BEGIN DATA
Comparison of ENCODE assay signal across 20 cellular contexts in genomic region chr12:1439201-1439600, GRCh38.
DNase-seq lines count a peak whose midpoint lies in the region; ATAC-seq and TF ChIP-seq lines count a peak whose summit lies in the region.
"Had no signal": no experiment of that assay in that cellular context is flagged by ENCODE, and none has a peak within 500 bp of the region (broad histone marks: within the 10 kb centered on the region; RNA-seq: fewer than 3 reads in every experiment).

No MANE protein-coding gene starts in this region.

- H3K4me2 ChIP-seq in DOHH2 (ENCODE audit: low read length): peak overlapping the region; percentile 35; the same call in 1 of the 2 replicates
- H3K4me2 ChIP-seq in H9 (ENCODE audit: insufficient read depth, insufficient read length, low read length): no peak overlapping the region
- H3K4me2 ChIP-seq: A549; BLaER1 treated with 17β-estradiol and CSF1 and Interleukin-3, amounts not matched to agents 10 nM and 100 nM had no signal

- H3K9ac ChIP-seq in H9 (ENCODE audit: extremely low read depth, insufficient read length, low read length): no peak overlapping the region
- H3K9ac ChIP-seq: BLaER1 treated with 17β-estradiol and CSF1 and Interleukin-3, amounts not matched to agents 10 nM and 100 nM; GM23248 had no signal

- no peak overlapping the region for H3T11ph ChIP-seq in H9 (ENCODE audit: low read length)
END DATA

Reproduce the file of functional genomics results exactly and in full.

Comparison of ENCODE assay signal across 20 cellular contexts in genomic region chr12:1439201-1439600, GRCh38.
DNase-seq lines count a peak whose midpoint lies in the region; ATAC-seq and TF ChIP-seq lines count a peak whose summit lies in the region.
"Had no signal": no experiment of that assay in that cellular context is flagged by ENCODE, and none has a peak within 500 bp of the region (broad histone marks: within the 10 kb centered on the region; RNA-seq: fewer than 3 reads in every experiment).

No MANE protein-coding gene starts in this region.

- H3K4me2 ChIP-seq in DOHH2 (ENCODE audit: low read length): peak overlapping the region; percentile 35; the same call in 1 of the 2 replicates
- H3K4me2 ChIP-seq in H9 (ENCODE audit: insufficient read depth, insufficient read length, low read length): no peak overlapping the region
- H3K4me2 ChIP-seq: A549; BLaER1 treated with 17β-estradiol and CSF1 and Interleukin-3, amounts not matched to agents 10 nM and 100 nM had no signal

- H3K9ac ChIP-seq in H9 (ENCODE audit: extremely low read depth, insufficient read length, low read length): no peak overlapping the region
- H3K9ac ChIP-seq: BLaER1 treated with 17β-estradiol and CSF1 and Interleukin-3, amounts not matched to agents 10 nM and 100 nM; GM23248 had no signal

- no peak overlapping the region for H3T11ph ChIP-seq in H9 (ENCODE audit: low read length)